Self-regulation (the ability to manage emotions and behaviors in the face of trauma) is the foundation of resilience, Walter said.

When we feel dangerous, the brain activates the sympathetic nervous system, fights or flees, or evokes a response. Other parts of the brain are turned off to deal with the stress.

“It’s like a zebra on a grassy plain,” said Walter. “They graze. It’s nice, warm and relaxing, you really relax your body. Then they see the danger of lions – and take off immediately. “

She said the zebra would return and relax again once the danger was over. And the appropriate human is a way for the parasympathetic nervous system to put our body back into relaxation mode when we feel that we are no longer at risk.

“The difference between animals and humans is that when we make this lion appear in our lives, we may take off or fight, but then we put our memories, emotions and thoughts in jeopardy. Associate. So when I see something similar, I start to think that it is dangerous. “

Sometimes new dangers become a reality. It can also respond to past trauma. Therefore, the first step is to teach people to be impulsive and unresponsive.

Lawrence Rozner, a member of Peeran’s nonprofit organization Painted Brain, drew a parody of Mission: Impossible. In this parody, the nose plugs a USB drive into a computer port.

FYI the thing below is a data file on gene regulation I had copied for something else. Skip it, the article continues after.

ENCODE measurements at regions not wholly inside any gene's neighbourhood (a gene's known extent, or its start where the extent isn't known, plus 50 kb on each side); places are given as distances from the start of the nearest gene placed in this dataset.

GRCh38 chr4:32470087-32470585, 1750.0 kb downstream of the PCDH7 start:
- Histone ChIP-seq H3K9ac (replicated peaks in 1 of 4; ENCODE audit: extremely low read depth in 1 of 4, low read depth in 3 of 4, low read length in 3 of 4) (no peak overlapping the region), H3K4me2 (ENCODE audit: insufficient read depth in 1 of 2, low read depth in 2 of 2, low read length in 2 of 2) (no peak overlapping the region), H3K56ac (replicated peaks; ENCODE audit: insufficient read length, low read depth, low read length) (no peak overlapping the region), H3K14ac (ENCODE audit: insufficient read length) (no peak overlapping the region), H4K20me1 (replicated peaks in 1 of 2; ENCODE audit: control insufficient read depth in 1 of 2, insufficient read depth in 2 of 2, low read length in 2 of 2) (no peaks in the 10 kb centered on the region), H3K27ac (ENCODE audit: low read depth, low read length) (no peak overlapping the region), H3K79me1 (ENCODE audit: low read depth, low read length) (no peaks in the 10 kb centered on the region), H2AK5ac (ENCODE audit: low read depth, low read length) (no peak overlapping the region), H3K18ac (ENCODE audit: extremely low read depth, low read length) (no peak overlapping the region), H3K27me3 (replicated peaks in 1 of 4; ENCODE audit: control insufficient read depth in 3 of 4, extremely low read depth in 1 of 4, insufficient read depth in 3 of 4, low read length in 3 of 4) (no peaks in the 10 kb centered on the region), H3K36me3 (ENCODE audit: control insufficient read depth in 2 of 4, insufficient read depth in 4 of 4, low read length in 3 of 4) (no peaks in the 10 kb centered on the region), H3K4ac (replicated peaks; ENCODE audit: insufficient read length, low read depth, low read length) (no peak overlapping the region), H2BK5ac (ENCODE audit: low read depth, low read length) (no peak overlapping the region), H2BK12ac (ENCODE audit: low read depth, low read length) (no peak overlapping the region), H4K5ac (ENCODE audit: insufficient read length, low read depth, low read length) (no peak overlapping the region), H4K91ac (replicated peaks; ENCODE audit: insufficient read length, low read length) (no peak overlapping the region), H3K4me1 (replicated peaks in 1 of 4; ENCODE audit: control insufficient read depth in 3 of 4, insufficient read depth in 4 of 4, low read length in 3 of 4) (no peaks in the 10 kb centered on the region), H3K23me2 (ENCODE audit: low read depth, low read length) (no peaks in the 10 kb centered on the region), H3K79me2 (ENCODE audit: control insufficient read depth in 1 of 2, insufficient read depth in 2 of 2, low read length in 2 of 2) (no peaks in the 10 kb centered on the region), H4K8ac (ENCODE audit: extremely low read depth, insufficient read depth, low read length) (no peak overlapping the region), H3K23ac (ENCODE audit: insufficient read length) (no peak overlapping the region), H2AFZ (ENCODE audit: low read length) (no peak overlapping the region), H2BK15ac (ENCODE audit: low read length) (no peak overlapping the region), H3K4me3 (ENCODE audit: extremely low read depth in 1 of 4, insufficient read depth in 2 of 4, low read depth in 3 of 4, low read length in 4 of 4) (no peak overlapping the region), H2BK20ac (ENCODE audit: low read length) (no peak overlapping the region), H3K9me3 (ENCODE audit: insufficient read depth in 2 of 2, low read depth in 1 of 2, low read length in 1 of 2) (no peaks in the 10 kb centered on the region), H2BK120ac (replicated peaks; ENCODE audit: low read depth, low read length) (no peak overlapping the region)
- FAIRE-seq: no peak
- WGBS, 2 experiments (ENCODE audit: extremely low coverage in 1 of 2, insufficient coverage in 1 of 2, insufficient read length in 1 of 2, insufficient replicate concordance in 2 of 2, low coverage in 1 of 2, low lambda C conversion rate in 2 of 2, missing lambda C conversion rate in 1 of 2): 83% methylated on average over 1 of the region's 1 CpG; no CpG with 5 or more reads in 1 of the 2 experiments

(Lawrence Rosner)

“When you’re always stressed, upset, and dangerous, the brain shutdown part is your judgment, your creativity, and your systematic decision-making,” said Walter.

Sure, you can do about 30 minutes of yoga or listen to music, but often you don’t have the time. Walter suggested getting in the habit of scanning from head to toe and taking 5-10 seconds to relax all of the muscles in the body.

Many people think that relaxing the body in meditation is part of breathing that is muscle relaxation. And that 50 times a day, all day long.

“Now when you are facing stressors, deadlines, difficult bosses, co-workers, family, you can relax and face trauma and take 5 seconds to change your brain wiring forever. Said Walter. “That frees you from the fearful old hamster circle.”


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